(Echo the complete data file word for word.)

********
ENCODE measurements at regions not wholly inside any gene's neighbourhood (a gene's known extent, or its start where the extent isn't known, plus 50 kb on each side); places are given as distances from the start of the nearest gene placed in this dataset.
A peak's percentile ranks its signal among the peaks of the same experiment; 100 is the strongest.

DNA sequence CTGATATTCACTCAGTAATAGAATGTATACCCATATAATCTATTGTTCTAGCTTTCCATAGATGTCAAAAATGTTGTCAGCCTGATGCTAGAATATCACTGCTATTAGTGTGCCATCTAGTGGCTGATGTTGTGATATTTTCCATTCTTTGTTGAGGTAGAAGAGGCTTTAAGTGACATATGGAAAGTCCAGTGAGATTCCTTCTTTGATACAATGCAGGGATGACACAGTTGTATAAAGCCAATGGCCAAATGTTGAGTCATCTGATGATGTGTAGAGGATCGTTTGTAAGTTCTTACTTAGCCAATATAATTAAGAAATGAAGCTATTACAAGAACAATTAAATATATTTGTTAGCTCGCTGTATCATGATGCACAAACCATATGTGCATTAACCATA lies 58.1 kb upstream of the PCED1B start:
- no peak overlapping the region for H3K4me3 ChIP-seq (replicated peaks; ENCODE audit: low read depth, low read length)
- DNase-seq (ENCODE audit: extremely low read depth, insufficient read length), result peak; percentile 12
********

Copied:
ENCODE measurements at regions not wholly inside any gene's neighbourhood (a gene's known extent, or its start where the extent isn't known, plus 50 kb on each side); places are given as distances from the start of the nearest gene placed in this dataset.
A peak's percentile ranks its signal among the peaks of the same experiment; 100 is the strongest.

DNA sequence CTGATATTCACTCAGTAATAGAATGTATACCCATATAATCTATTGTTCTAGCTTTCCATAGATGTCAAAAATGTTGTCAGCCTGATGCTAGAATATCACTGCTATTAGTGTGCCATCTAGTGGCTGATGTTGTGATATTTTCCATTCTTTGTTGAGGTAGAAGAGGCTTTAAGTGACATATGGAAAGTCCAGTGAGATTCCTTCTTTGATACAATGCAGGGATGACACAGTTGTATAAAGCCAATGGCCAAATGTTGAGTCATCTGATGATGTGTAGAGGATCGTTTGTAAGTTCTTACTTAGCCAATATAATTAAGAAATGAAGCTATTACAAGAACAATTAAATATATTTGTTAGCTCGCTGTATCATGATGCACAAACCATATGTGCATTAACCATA lies 58.1 kb upstream of the PCED1B start:
- no peak overlapping the region for H3K4me3 ChIP-seq (replicated peaks; ENCODE audit: low read depth, low read length)
- DNase-seq (ENCODE audit: extremely low read depth, insufficient read length), result peak; percentile 12